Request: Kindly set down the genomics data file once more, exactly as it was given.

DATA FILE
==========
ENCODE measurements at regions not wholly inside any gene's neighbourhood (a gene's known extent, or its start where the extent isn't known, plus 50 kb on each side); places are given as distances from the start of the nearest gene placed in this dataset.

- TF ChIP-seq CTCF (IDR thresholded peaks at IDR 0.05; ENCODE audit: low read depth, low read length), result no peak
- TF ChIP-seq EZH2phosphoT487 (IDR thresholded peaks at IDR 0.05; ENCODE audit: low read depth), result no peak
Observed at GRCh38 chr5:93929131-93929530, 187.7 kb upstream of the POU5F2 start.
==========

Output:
ENCODE measurements at regions not wholly inside any gene's neighbourhood (a gene's known extent, or its start where the extent isn't known, plus 50 kb on each side); places are given as distances from the start of the nearest gene placed in this dataset.

- TF ChIP-seq CTCF (IDR thresholded peaks at IDR 0.05; ENCODE audit: low read depth, low read length), result no peak
- TF ChIP-seq EZH2phosphoT487 (IDR thresholded peaks at IDR 0.05; ENCODE audit: low read depth), result no peak
Observed at GRCh38 chr5:93929131-93929530, 187.7 kb upstream of the POU5F2 start.